"Four randomised clinical trials have shown that RT after BCS reduced the risk of local recurrence (whether in situ or invasive) by approximately 50% at 10 and 15 years of follow-up (Fisher et al, 1998; Bijker et al, 2006; Cuzick et al, 2011; Wapnir et al, 2011). In a meta-analysis of 3729 women with DIN, RT after BCS reduced the absolute 10-year risk of any ipsilateral breast event by 15.2% (12.9% with RT vs 28.1% without RT; P<0.001) (Correa et al, 2010). Similarly, randomised clinical trials have shown that adding adjuvant tamoxifen reduces the risk of all breast cancer events (ipsilateral plus contralateral) by approximately 30% at 10 and 15 years of follow-up (Cuzick et al, 2011; Wapnir et al, 2011; Allred et al, 2012). "
[Show abstract][Hide abstract] ABSTRACT: Background:
The post-surgical management of ductal intraepithelial neoplasia (DIN) of the breast is still a dilemma. Ki-67 labelling index (LI) has been proposed as an independent predictive and prognostic factor in early breast cancer.
The prognostic and predictive roles of Ki-67 LI were evaluated with a multivariable Cox regression model in a cohort of 1171 consecutive patients operated for DIN in a single institution from 1997 to 2007.
Radiotherapy (RT) was protective in subjects with DIN with Ki-67 LI ≥14%, whereas no evidence of benefit was seen for Ki-67 LI <14%, irrespective of nuclear grade and presence of necrosis. Notably, the higher the Ki-67 LI, the stronger the effect of RT (P-interaction <0.01). Hormonal therapy (HT) was effective in both Luminal A (adjusted hazard ratio (HR)=0.56 (95% CI, 0.33–0.97)) and Luminal B/Her2neg DIN (HR 0.51 (95% CI, 0.27–0.95)).
Our data suggest that Ki-67 LI may be a useful prognostic and predictive adjunct in DIN patients. The Ki-67 LI of 14% could be a potential cutoff for better categorising this population of women at increased risk for breast cancer and in which adjuvant treatment (RT, HT) should be differently addressed, independent of histological grade and presence of necrosis.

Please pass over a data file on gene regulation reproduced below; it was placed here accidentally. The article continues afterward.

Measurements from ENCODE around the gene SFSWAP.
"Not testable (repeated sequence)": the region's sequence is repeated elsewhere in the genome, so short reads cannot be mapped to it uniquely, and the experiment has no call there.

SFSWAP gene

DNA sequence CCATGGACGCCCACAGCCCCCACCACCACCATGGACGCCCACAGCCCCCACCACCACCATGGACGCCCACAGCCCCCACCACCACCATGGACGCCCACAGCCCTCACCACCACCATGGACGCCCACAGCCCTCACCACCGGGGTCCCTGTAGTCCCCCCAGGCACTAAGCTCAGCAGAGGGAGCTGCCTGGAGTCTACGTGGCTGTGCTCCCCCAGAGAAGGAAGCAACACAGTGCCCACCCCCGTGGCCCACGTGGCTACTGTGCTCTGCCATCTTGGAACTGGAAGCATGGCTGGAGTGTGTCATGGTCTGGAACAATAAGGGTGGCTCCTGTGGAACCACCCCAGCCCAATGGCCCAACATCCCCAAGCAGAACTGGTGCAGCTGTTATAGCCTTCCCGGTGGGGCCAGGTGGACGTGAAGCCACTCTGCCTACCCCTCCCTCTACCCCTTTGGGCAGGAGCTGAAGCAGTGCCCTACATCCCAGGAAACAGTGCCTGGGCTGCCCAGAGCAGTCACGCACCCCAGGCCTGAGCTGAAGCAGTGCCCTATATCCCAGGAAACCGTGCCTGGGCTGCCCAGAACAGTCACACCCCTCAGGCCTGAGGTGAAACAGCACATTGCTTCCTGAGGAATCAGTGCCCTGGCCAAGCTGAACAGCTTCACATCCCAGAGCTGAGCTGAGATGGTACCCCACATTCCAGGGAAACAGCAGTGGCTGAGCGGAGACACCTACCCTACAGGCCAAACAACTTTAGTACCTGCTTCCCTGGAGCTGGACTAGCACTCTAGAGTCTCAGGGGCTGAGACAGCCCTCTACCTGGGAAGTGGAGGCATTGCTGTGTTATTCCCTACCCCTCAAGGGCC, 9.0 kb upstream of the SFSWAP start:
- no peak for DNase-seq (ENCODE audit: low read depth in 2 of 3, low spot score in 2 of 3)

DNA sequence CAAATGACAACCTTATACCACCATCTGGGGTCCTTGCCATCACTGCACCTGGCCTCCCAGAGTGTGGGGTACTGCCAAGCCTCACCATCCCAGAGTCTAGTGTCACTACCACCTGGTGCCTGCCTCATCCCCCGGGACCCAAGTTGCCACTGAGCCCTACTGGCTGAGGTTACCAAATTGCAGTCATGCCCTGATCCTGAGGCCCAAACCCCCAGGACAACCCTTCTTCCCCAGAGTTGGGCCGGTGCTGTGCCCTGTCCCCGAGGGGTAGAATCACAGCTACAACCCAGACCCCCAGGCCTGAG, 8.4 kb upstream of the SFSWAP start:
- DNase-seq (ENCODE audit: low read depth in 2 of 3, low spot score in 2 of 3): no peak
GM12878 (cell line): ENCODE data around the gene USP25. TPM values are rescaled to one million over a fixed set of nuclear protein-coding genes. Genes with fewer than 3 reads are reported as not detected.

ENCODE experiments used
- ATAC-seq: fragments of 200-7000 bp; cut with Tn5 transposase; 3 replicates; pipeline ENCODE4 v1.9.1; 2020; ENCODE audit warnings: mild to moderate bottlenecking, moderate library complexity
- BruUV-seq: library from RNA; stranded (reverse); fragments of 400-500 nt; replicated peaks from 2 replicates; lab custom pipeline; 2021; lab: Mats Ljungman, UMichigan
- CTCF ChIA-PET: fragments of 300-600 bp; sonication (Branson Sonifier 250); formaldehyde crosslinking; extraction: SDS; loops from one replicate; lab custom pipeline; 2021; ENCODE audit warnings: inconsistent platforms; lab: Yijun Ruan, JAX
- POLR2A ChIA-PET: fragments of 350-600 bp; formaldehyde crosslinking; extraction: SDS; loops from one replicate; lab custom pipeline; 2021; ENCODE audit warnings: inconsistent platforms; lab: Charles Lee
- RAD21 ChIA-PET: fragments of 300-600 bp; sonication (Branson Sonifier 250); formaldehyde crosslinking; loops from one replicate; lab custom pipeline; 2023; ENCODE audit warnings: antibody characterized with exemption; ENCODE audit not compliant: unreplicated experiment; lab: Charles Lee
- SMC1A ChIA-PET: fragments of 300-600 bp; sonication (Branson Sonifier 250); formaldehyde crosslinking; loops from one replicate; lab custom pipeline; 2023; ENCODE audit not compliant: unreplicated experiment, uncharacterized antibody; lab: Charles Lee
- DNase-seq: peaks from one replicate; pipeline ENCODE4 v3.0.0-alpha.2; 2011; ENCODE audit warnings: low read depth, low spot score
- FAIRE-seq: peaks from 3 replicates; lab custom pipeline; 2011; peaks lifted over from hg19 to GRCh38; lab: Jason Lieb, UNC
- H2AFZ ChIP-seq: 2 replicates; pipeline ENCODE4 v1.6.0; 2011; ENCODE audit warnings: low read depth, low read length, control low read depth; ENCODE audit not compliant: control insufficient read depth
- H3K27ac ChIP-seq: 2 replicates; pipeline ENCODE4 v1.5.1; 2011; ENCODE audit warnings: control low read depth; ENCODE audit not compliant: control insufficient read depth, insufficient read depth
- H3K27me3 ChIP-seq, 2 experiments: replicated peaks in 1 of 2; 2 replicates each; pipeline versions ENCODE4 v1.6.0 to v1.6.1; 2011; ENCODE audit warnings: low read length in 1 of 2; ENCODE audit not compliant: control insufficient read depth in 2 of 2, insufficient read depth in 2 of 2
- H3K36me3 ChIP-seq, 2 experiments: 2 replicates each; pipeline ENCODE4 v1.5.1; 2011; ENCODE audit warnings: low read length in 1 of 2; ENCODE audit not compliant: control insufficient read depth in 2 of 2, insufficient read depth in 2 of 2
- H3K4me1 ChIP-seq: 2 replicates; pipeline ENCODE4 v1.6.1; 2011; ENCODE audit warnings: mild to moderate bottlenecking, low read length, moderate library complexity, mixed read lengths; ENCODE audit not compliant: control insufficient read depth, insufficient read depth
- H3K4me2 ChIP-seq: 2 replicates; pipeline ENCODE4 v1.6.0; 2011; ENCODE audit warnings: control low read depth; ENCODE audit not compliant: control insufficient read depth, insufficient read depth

British Journal of Cancer 04/2013; 108(8). DOI:10.1038/bjc.2013.147 · 4.84 Impact Factor
"The Early Breast Cancer Trialists Collaborative Group (EBCTCG) recently published a meta-analysis and overview of the DCIS prospective randomized trials treating women with breast-conserving surgery with or without radiation therapy . The data continue to demonstrate no survival benefit from radiation therapy. "
[Show abstract][Hide abstract] ABSTRACT: Ductal carcinoma in situ (DCIS) of the breast represents a complex, heterogeneous pathologic condition in which malignant epithelial cells are confined within the ducts of the breast without evidence of invasion. The increased use of screening mammography has led to a significant shift in the diagnosis of DCIS, accounting for approximately 27% of all newly diagnosed cases of breast cancer in 2011, with an overall increase in incidence. As the incidence of DCIS increases, the treatment options continue to evolve. Consistent pathologic evaluation is crucial in optimizing treatment recommendations. Surgical treatment options include breast-conserving surgery (BCS) and mastectomy. Postoperative radiation therapy in combination with breast-conserving surgery is considered the standard of care with demonstrated decrease in local recurrence with the addition of radiation therapy. The role of endocrine therapy is currently being evaluated. The optimization of diagnostic imaging, treatment with regard to pathological risk assessment, and the role of partial breast irradiation continue to evolve.
International Journal of Surgical Oncology 07/2012; 2012(4):123549. DOI:10.1155/2012/123549